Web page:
"Last Chance U" saves footballers with no other options

Kai Ryssdal Jul 28, 2016
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Filmmaker Gregory Whiteley speak after the screening of Netflix's 'Last Chance U' during SeriesFest: Season Two at Sie FilmCenter on June 24, 2016 in Denver, Colorado.   ason Bahr/Getty Images for SeriesFest

"Last Chance U" saves footballers with no other options

Kai Ryssdal Jul 28, 2016
Filmmaker Gregory Whiteley speak after the screening of Netflix's 'Last Chance U' during SeriesFest: Season Two at Sie FilmCenter on June 24, 2016 in Denver, Colorado.   ason Bahr/Getty Images for SeriesFest
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Football season is still a ways off, but if you have a Netflix account, your wait time is about to come to quick close. The streaming service launches its new series “Last Chance U” on Friday, July 29th, which documents a season with the Eastern Mississippi Community College team based in Scooba, Mississippi. The program is a last stop for players who have run out of other options but still want to play football, hopefully professionally. And with nowhere else to turn, the stakes couldn’t be higher.

Greg Whiteley, the filmmaker behind Last Chance U stopped by Marketplace to discuss the series.

Whiteley on the town of Scooba:   

If you were to get to Scooba, Mississippi from say your studios in Los Angeles, you would leave on either an American Airlines flight into Meridian, Mississippi, which is an hour away, or a Delta flight into Columbus, Mississippi which is another hour away. And they are a metropolis, each of these cities are a metropolis compared to Scooba, Mississippi. Drew Jubera, the writer of the GQ article in which this series is based describes: there is one working Coke machine in the town of Scooba, Mississippi. And that’s Scooba.

On the kinds of players that join the program:

You have at this particular school, at this particular junior college football program, they have 3 kinds of players. One is a kind of player that shows up, no division one program was gonna extend them a  scholarship ‘cuz they just simply weren’t good enough but they just want to keep playing. So they go to a smaller school like this just to keep the dream alive. The other type of player is a player that is there because they had a division one scholarship but it wasn’t working out so rather than sit out a year they go to high-profile junior college program like this to sharpen their skills. The third is somebody where they have otherworldly talent, but many of them will show up to a place like Scooba without traditional academic skills.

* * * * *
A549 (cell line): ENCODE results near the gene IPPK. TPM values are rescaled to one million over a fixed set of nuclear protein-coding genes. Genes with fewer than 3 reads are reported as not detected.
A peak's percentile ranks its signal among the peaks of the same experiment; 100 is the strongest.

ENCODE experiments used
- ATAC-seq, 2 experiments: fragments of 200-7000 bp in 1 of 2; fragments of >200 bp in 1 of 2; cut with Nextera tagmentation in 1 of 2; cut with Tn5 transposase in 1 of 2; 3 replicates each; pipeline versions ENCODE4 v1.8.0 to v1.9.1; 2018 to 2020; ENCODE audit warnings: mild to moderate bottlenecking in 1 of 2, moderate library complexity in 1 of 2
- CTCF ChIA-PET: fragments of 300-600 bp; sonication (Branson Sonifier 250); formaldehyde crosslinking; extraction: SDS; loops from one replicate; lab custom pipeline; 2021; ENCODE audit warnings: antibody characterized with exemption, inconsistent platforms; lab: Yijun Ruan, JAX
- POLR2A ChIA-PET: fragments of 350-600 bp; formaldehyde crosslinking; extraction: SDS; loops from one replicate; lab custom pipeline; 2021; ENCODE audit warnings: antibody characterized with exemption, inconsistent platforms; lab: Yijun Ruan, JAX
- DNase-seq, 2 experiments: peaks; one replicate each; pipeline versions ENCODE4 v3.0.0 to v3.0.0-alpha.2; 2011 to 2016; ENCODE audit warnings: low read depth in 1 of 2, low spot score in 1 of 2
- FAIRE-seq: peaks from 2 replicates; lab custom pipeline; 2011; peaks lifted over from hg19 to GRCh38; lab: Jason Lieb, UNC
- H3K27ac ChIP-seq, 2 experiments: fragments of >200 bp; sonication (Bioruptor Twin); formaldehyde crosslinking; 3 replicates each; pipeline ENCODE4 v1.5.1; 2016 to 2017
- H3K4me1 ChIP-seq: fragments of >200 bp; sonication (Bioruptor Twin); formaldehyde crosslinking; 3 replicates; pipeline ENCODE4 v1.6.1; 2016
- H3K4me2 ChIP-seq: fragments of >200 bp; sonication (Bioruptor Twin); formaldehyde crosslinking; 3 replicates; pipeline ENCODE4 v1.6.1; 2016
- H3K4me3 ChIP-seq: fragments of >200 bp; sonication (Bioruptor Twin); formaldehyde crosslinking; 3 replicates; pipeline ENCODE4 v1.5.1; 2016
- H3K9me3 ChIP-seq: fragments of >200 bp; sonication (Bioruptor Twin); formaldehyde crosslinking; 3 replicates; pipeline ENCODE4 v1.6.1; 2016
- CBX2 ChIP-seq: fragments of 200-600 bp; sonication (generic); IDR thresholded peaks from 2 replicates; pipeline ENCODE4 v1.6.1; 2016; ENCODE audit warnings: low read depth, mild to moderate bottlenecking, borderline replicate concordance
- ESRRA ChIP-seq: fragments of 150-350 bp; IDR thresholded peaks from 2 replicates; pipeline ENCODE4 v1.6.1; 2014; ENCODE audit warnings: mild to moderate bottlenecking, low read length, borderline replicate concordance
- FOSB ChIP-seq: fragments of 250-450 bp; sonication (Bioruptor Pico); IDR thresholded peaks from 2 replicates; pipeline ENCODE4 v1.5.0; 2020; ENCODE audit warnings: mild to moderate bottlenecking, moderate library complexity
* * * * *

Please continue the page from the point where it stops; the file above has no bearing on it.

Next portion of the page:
Whiteley’s thoughts on the EMCC’s football program:  

I think this is the first series that gives you the kind of access in which you really get to know the kinds of people that are chasing this dream of playing professional football. And all credit goes to the coaches and the administration at East Mississippi, they were very proud of the kind of program that they have painstakingly built over the last 8 years, and they should be. It is remarkable what they do. But they completely opened their doors to us, and gave us unfettered, unprecedented access. As a result, we do get to show how the sausage is made, and it’s not always pretty.

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